Glee Recap: Put a Ring on It


By Jon Roth

It's marryin' season at McKinley High, and everyone wants a piece of the action.

Disclaimer: I missed the Grease homage that apparently opened this episode - the cute pizza delivery boy arrived at the exact wrong moment...

Any Gleek worth his salt knew Dame Helen Mirren would do voice-over work for this episode. We didn't know she'd be the interior monologue of Becky, Sue Sylvester's pint-sized assistant. As she moves through the halls of the high school, Becky dismisses all the usual Glee studs with icy British reserve before settling on Arty as the object of her affection. Not only is he dreamy, he's "handicapable," too.

In the teacher’s lounge, we learn Coach Beiste and Cooter Menkins eloped, and Emma wonders whether Mr Schuester will ever pop the question, or if he will just replace healthy relationships with his Glee students until the series is cancelled. She rises from her seat, oversized neck bow buoyant with optimism, and sings "Wedding Bell Blues." This involves plenty of scenes where she pines after Mr Schue as he cluelessly dusts off his Regionals trophy. There is a stunning cameo appearance by Lady Beatrice's fascinator hat, worn by Sue Sylvester, and that was enough to redeem that performance.

Mr. Schue does decide to propose, but he can't just ask Emma. Because then what would Glee club sing about for the entire episode? Instead, he makes it the club's assignment to choose a proposal song that will "knock her well-washed socks off." Phew - now that we have a theme, no one has to worry about a directionless “Red Solo Cup” repeat.

Speaking of Trouty Mouth, Sam is so desperate to regain Mercedes' affection that he joins the synchronized swim team. After his first practice, he has a run-in with his swim coach, the stellar NeNe Leakes. She takes a page from Santana's book and begins berating him: "You are one strange-looking kid, and one of your nipples is higher than the other. That must have been tough for you growing up," she says. She admits she's suffered similar adversity: "When I grew up, they said black people couldn't swim..." but then overcame it, winning a gold medal for individual synchronized swimming. "I bet you didn't even know that existed." We didn't, NeNe, we didn't. But we'll never forget it, thanks to you.

In the auditorium, Arty and Mike Chang suggest Schuester avoid the girlie stuff for the proposal and lead with his hips. "You have rock star hips, Mr. Schue," Arty says (in what world is this a normal thing to say to your teacher?). "It's true, Mick Jagger hips!" Mike adds. With a lead in like that, what song COULD they perform but "I Can Hear The Bells." No, they sang "Moves Like Jagger," mashed up with "Jumpin Jack Flash" in a performance enhanced by those sparkly tie/scarves, but diminished by a lack of shirtless Adam Levine. Afterwards, Becky asks Arty to a date at Breadsticks, and he agrees.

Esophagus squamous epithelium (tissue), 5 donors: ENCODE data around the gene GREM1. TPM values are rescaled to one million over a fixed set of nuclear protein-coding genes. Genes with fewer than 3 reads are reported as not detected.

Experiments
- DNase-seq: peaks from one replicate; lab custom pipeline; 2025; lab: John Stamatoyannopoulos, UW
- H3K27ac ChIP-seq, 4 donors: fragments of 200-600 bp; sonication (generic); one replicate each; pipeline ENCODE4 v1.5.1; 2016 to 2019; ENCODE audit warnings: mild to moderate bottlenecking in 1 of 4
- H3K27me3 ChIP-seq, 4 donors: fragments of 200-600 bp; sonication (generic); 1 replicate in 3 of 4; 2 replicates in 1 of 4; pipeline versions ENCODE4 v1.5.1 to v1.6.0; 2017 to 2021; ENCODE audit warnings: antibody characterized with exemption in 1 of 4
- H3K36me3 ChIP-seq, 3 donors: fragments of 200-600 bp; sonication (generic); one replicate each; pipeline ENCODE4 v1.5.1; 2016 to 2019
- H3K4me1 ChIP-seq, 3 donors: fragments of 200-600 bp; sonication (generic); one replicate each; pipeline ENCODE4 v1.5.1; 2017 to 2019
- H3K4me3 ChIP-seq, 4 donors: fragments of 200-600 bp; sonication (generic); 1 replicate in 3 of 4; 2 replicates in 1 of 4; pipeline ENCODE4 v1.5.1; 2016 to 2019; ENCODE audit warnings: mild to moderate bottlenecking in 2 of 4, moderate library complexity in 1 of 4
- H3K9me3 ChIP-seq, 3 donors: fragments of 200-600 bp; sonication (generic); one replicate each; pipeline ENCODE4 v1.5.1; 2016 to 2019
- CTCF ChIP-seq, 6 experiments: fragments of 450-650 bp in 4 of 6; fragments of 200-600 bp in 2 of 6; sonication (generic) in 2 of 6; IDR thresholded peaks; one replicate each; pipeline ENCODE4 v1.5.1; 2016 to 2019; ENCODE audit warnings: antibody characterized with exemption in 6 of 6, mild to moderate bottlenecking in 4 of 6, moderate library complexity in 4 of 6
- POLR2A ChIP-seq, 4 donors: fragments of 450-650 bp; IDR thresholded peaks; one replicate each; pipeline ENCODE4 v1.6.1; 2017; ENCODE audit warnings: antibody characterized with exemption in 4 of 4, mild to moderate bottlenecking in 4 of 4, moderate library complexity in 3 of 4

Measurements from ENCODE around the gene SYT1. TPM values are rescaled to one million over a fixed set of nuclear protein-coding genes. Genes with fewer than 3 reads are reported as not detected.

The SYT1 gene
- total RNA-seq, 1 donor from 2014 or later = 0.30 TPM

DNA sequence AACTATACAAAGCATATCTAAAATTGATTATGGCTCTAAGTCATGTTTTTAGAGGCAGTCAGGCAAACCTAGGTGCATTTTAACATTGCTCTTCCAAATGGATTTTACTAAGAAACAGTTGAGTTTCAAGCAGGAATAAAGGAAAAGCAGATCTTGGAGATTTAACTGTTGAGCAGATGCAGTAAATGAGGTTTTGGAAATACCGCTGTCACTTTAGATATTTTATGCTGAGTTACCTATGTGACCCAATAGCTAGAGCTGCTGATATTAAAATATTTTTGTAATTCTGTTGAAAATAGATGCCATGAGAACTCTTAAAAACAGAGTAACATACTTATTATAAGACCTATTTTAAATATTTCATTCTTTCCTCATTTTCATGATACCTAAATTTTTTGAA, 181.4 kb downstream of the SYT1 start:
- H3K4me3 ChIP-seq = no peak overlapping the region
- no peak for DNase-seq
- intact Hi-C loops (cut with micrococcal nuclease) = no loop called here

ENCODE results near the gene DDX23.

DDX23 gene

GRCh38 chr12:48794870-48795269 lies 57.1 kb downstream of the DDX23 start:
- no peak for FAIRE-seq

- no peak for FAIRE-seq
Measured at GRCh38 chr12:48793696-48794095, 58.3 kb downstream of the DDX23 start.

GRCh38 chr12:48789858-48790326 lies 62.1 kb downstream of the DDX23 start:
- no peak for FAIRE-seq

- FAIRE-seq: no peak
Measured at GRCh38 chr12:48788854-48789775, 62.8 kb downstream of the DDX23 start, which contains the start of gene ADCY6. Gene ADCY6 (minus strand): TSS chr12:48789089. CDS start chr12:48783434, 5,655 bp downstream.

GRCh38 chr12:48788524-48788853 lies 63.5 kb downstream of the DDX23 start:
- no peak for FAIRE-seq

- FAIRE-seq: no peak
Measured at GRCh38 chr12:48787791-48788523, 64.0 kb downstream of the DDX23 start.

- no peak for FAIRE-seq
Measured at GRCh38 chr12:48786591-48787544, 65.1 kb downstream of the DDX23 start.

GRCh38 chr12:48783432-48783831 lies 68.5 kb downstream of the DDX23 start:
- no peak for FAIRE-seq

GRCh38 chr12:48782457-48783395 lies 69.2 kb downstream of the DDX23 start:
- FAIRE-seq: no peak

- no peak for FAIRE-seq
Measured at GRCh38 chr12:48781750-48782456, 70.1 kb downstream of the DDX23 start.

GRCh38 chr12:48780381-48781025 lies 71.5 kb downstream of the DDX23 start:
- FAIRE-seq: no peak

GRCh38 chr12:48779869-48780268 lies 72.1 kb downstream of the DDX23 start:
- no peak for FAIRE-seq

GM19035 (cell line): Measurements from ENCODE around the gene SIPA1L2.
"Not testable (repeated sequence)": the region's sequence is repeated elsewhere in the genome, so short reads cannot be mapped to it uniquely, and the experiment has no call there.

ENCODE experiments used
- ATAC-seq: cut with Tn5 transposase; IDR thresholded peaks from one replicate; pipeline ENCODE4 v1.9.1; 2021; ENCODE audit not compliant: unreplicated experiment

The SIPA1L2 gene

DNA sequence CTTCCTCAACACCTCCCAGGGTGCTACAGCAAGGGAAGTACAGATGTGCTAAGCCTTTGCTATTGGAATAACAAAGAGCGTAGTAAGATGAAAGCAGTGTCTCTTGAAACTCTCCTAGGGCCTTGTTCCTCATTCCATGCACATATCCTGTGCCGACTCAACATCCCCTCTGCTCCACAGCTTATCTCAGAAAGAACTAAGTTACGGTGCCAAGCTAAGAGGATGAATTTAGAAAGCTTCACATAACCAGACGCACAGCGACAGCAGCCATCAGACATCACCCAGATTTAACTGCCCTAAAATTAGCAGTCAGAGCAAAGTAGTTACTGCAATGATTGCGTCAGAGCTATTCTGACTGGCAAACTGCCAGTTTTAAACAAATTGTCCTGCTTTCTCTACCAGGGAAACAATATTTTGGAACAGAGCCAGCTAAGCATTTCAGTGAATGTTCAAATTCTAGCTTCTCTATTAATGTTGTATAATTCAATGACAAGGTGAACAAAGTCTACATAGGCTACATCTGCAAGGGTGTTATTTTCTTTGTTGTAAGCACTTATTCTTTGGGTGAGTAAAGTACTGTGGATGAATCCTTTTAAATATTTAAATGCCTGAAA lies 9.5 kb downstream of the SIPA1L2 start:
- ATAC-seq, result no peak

Cut to the weirdest scene of the episode, where Schuester and Finn go ring shopping. Mr. Schuester asks Finn to be his best man, because he has no adult male friends whatsoever, and because Finn has "taught him more about being a man than anyone else ever has." Even worse, Schuester is counting on Finn to "make sure he doesn't do anything stupid at his bachelor party." Which is pretty important, considering he'll likely be spending his bachelor party with a bunch of teenage boys.

This leads to a bro hug and Finn's admission that he's going to join the army. Cue Mr. Schue’s widening eyes and open mouth.

Back at McKinley, Tina, Rachel, Mercedes and Santana grill Schuester about his feelings for his compulsively clean lover. For their proposal song, they settle on "The First Time Ever I Saw Your Face," which really is just an effortlessly gorgeous song. Each girl has a private moment while singing and has a romantic daydream about their beau (or Brittany), and Mercedes thinks about... Sam. When the girls discuss this in the ladies room, Rachel tells Mercedes to "take it slow and follow your heart," before stepping back into the Babysitter's Club special she came from.

Mr Schue asks Emma's parents for permission to wed her, and they yet again take the Worst Parents Ever award, cautioning him against marrying their "freaky-deaky" daughter. OCD is a serious problem, but is having a spotlessly clean house for the rest of your life really SUCH a burden?

Soon after, Mr. Schuester and Finn's mother and stepdad stage an armyvention, asking him to think seriously about his military aspirations. Finn spouts some platitudes about being a man and doing his father proud (understandable, but starry-eyed) before his mother drops the bomb: turns out Finn's dad wasn't killed at war. Rather, he suffered some sort of PTSD, picked up a drug habit and overdosed. Finn is of course pissed at his mom for springing this info on him, and storms off.